"Where would Jesus drill? Religious leaders who consider environmental protection a godly mission are making the Gulf of Mexico oil spill a rallying cry, hoping it inspires people of faith to support cleaner energy while changing their personal lives to consume less and contemplate more."
People & Population
NOAA's "State of the Coast" contains both quick facts and detailed information regarding this 95,000-mile-long zone and all the players involved. It generally addresses longer-term issues, such as environmental degradation, climate, hazards, economics, and demographics.
A study was published in Environmental Health Perspectives found that the most sprawling US cities have 2.6 times the risk of deadly extreme heat events than those with the least sprawl — regardless of the population, location, or rate of growth of an urban area.
After hearing for years about public concern over the adverse health and environmental effects of hydraulic fracturing used to increase production of natural gas, US EPA has begun a process (including 4 public meetings in July; CO, NY, PA, TX) to decide what the issues are and how to address them.
"Federal immigration officials have been visiting command centers on the Gulf Coast to check the immigration status of response workers hired by BP and its contractors to clean up the immense oil spill."
"Louisiana is married to the oil and gas business, for better or for worse. The energy industry depends on Louisiana to supply 30 percent of the nation's oil supply, and Louisiana depends on the industry as the state's biggest economic engine. But there is a cost, as the Deepwater Horizon has proven."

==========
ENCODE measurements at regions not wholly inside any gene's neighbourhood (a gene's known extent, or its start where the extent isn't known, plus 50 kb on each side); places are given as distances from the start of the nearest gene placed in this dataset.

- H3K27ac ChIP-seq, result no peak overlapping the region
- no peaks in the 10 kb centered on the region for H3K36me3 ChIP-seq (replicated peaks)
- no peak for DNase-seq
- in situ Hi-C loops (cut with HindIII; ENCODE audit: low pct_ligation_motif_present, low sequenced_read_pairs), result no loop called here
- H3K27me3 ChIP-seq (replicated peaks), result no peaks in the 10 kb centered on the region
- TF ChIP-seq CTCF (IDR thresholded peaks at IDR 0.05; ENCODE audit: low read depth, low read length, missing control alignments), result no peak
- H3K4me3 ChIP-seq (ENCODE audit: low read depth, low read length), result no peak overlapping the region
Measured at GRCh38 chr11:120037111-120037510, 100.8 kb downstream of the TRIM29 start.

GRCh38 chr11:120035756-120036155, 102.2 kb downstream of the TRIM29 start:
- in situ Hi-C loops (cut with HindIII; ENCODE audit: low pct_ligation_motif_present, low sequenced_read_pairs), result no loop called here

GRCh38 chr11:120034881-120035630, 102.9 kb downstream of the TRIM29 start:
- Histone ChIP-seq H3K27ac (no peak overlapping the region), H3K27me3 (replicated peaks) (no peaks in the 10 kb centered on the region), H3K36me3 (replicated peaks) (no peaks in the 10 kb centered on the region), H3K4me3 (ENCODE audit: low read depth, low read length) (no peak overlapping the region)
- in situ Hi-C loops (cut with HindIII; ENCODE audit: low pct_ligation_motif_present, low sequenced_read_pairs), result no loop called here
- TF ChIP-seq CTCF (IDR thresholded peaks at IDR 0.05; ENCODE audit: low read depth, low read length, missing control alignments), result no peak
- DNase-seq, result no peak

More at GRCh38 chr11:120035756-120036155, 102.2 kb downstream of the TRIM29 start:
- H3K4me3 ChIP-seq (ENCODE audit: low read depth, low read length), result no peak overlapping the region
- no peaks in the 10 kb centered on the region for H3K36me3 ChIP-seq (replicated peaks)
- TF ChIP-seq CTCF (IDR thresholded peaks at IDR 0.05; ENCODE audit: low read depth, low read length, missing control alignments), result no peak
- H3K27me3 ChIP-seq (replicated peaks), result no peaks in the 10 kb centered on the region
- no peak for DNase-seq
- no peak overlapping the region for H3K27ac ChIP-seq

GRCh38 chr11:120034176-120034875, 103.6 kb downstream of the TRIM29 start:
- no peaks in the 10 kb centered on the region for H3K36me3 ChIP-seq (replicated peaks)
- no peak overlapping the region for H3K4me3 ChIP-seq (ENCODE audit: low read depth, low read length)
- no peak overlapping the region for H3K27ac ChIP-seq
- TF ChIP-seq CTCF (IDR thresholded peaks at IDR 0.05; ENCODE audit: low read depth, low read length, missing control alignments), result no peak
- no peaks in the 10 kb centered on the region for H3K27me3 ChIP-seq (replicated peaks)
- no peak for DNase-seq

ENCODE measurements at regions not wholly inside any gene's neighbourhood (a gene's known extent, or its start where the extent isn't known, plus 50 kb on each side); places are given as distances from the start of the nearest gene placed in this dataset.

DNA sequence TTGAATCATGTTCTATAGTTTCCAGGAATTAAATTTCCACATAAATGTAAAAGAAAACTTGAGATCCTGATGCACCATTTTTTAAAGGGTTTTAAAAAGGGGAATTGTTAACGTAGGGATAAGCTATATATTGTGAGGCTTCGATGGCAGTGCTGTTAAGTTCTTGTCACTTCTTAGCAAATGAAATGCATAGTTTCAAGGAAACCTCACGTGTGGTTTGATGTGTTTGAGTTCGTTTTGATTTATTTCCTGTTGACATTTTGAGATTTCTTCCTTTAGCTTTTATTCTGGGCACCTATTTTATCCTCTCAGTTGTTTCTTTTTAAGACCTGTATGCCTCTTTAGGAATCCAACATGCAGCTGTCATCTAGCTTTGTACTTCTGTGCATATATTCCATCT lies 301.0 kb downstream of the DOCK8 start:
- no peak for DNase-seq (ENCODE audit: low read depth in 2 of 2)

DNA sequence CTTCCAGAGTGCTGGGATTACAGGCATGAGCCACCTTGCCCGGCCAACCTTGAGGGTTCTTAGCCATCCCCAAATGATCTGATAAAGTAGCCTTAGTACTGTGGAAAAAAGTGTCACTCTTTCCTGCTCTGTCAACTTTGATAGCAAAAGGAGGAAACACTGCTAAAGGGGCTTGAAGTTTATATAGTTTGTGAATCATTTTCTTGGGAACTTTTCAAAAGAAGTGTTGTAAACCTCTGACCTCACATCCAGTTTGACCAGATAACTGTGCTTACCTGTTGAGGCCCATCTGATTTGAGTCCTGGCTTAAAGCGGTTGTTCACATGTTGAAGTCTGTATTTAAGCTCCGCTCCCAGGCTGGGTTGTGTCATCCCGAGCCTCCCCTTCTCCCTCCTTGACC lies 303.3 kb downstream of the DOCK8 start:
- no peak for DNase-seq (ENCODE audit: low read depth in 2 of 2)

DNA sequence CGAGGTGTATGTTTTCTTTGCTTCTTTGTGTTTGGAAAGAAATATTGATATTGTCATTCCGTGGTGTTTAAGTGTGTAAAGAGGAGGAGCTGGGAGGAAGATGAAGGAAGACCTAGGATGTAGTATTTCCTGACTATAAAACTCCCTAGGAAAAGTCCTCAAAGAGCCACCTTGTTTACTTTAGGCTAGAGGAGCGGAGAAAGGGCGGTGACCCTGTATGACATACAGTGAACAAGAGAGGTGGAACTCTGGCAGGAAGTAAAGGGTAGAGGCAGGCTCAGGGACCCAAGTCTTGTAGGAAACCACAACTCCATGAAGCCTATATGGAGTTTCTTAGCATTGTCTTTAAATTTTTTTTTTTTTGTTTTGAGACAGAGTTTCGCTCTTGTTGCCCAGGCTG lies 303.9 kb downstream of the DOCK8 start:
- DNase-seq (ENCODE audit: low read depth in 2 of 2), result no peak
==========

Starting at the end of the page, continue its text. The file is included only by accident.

"An Indian tribe, an indigenous rights support group and a mining watchdog group have failed in their joint court bid to block the expansion of a gold mine in northeastern Nevada."
Petrochemical companies like BP won a key battle in achieving unpoliced self-regulation early in the Bush administration -- when they got friends in Congress and the White House to shut EPA out of chemical safety and security oversight. As public health advocates point to possible disasters more lethal than the Gulf spill, there may be an opportunity to reverse the federal government's decisions not to protect the public from petrochemical disasters.
"The town of Grand Bayou, Louisiana, has no streets and no cars, just water and boats. And now the Deepwater Horizon oil spill in the Gulf of Mexico threatens the very existence of the Atakapa-Ishak Indians who live there. 'We're facing the potential for cultural genocide,' says one tribe member."
Anne Womack Kolton, who as former VP Dick Cheney's press aide defended the secrecy of his energy task force, has been brought in to fix BP's PR problems in the Gulf oil spill.